Jeff has produced his incredible floral exhibits in Paris for almost two decades and is so enamored by the French that in 2014 he was knighted with the Ordre des Arts et des Lettres, the highest honor for artists and those who make vital contributions to French culture. Jeff has appeared on television featuring his creations. His clients include Cher, Dolly Parton, Tina Turner, Oprah Winfrey, His Holiness the Dalai Lama and many others. They appreciate the specialness of his designs.
For the 18th annual Orchid Show, Jeff Leatham decided upon the theme of the kaleidoscope. He commented that he receives inspiration from kaleidoscopes because they represent infinity. The patterns and colors shift, never repeating themselves in variations that are starkly unique and particular; and they go on forever, the mutable immutable.
After the decision that the tent that had been up for The Holiday Train Show® would be taken down not to house the orchid exhibition, Karen Daubmann (Associate Vice President for Exhibitions and Public Engagement) mentioned in a brief chat with me that the staff and those involved with The Orchid Show like Senior Curator of Orchids, Marc Hachadourian were satisfied that this year’s orchid extravaganza with Jeff as lead designer, would encompass the entire conservatory.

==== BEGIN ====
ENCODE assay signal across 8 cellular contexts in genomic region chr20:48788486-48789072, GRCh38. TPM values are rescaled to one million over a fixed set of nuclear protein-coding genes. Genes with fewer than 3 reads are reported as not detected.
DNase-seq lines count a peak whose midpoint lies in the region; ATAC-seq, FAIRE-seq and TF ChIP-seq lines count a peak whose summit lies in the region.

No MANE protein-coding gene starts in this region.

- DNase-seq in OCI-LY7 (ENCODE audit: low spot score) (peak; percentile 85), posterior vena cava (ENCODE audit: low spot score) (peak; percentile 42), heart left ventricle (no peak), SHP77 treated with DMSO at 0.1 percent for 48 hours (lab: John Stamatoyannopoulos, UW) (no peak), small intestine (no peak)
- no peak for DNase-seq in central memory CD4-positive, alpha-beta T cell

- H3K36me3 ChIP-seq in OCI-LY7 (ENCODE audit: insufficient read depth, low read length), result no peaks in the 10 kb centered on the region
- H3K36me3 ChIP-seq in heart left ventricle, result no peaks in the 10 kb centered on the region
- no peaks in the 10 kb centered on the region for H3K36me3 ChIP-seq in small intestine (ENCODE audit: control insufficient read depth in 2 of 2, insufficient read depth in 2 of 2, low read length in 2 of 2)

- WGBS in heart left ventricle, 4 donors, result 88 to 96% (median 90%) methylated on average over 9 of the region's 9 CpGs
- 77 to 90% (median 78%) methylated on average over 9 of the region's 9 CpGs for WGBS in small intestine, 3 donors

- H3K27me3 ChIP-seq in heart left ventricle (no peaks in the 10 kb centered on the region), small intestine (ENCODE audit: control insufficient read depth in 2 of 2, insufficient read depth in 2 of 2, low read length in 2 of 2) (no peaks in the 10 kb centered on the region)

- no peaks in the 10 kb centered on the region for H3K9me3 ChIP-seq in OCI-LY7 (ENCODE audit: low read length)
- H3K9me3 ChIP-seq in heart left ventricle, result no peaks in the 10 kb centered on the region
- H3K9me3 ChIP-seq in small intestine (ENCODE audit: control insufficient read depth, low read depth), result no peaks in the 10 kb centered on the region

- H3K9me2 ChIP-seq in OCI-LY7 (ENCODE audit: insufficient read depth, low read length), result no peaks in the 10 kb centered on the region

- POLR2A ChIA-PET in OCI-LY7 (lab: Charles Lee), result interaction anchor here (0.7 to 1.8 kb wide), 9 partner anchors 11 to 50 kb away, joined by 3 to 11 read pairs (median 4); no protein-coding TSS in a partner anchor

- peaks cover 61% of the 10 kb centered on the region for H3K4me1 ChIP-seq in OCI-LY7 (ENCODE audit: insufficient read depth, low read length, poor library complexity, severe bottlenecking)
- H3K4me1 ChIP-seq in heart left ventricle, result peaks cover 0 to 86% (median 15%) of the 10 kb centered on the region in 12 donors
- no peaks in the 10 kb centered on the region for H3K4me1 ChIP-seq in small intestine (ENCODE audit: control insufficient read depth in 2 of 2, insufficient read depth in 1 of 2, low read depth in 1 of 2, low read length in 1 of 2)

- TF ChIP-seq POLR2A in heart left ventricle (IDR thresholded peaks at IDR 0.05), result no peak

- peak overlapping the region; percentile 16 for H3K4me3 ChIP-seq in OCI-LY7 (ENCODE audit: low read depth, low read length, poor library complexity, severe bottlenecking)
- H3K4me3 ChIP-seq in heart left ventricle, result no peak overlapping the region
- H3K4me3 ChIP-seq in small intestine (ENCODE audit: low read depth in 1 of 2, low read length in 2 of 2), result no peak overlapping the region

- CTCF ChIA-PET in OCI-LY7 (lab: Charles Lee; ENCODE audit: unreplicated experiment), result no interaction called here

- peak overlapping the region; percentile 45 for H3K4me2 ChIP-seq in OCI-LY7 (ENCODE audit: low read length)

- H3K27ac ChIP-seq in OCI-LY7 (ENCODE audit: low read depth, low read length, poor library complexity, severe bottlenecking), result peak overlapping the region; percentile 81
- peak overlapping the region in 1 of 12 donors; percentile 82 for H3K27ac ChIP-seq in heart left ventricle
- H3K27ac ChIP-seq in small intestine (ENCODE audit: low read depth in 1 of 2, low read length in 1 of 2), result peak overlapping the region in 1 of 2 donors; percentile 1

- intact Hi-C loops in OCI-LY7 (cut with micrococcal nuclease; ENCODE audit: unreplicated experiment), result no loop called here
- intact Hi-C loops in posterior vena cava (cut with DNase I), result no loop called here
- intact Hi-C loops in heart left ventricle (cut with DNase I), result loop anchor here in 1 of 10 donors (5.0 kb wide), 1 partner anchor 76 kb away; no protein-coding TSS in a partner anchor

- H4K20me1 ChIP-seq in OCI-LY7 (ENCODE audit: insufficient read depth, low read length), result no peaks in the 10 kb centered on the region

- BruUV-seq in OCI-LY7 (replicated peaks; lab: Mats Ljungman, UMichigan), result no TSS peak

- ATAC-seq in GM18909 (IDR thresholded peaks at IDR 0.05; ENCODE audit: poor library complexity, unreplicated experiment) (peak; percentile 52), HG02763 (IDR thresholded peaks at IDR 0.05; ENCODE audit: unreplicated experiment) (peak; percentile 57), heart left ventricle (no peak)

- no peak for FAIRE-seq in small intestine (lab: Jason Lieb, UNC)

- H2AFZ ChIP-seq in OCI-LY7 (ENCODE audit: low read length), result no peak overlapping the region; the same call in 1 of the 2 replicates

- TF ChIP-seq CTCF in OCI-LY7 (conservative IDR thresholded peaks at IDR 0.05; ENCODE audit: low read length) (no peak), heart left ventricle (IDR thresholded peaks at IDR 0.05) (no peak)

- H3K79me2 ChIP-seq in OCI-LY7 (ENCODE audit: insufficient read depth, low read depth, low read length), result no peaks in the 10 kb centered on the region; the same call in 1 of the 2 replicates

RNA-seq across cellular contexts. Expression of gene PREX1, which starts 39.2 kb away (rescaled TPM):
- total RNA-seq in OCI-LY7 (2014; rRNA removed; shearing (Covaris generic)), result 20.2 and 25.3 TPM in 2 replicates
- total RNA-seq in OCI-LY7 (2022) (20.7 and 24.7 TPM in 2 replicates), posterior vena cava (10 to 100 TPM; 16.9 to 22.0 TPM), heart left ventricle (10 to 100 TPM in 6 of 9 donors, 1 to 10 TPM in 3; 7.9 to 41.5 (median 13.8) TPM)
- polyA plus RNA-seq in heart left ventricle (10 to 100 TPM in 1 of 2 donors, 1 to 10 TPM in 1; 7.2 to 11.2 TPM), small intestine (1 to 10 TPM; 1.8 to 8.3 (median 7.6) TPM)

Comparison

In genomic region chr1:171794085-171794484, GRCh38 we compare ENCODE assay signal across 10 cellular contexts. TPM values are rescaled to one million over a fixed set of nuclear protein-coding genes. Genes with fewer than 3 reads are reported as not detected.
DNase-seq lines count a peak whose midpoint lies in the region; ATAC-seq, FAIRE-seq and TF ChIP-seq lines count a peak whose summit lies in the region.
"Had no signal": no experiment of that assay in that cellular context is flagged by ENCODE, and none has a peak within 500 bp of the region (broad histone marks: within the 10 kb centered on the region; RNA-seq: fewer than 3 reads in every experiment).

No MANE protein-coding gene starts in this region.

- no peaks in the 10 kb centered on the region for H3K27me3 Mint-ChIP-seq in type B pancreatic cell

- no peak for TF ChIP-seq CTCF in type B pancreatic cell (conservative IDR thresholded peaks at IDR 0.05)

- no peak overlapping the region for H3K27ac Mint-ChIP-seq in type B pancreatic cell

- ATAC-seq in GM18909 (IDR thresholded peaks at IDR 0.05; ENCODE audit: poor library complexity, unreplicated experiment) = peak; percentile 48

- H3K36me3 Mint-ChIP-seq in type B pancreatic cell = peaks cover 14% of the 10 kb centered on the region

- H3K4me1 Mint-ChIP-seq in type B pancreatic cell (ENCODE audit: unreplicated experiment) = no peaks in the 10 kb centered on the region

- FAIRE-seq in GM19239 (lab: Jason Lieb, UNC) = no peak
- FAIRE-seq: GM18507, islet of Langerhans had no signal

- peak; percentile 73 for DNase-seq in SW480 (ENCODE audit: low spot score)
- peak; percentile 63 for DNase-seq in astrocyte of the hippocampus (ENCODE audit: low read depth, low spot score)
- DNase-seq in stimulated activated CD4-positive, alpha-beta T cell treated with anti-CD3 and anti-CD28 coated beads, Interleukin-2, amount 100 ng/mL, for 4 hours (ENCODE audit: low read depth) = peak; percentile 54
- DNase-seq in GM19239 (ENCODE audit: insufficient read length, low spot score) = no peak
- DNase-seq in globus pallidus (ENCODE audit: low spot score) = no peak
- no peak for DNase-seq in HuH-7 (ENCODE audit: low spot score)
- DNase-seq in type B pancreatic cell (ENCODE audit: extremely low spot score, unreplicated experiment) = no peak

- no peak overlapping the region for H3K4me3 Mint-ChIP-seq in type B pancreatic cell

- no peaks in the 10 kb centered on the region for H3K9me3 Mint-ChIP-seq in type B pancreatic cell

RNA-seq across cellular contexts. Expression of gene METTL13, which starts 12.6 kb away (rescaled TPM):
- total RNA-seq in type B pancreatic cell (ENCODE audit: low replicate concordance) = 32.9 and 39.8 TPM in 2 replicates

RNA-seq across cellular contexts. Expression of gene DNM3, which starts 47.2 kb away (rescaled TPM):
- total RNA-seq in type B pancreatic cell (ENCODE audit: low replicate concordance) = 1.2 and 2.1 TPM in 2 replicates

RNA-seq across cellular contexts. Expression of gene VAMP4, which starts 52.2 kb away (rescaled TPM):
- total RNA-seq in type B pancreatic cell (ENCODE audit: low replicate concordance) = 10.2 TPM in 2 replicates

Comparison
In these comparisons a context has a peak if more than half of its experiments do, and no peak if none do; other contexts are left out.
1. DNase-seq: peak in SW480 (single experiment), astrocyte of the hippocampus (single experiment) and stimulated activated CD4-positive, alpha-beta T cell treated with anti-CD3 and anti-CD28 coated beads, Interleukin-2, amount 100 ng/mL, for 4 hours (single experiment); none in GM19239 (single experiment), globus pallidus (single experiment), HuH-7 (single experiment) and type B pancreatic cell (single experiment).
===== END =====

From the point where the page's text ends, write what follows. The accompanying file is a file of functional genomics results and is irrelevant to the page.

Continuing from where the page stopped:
Jeff worked the kaleidoscope theme beautifully, interweaving different colors staged with complementary hues in every gallery of the conservatory, save the Palms of the World Gallery. And the tunnel joining the two segments of the conservatory is the culmination of all the hues displayed in a fun and whimsical light show.
As you walk in the designated entrance that begins the exhibit, you will see the original, unique sculpture that Jeff created in his studio at the Four Seasons Hotel Georges V in Paris. Marc Hachadourian discussed with me that Jeff used his own orchid supplier from Europe for this gobsmacking living exhibit that shimmers with light and eye-popping purples, blues, pinks, fuchsias, complementary hybrid orchids with speckled white, purplish-black color combinations, whites and matching color derivative coordinates of Vanda orchids. These astounding Vandas are companioned with the popular and longer lasting phalaenopsis. The effect is visually breathtaking.